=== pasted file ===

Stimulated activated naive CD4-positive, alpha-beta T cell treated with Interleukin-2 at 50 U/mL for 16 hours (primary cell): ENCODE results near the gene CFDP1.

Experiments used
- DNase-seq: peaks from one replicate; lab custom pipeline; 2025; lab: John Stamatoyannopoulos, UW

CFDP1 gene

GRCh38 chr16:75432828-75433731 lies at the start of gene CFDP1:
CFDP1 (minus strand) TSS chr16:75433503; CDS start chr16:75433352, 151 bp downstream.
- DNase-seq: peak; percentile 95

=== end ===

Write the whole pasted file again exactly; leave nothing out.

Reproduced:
Stimulated activated naive CD4-positive, alpha-beta T cell treated with Interleukin-2 at 50 U/mL for 16 hours (primary cell): ENCODE results near the gene CFDP1.

Experiments used
- DNase-seq: peaks from one replicate; lab custom pipeline; 2025; lab: John Stamatoyannopoulos, UW

CFDP1 gene

GRCh38 chr16:75432828-75433731 lies at the start of gene CFDP1:
CFDP1 (minus strand) TSS chr16:75433503; CDS start chr16:75433352, 151 bp downstream.
- DNase-seq: peak; percentile 95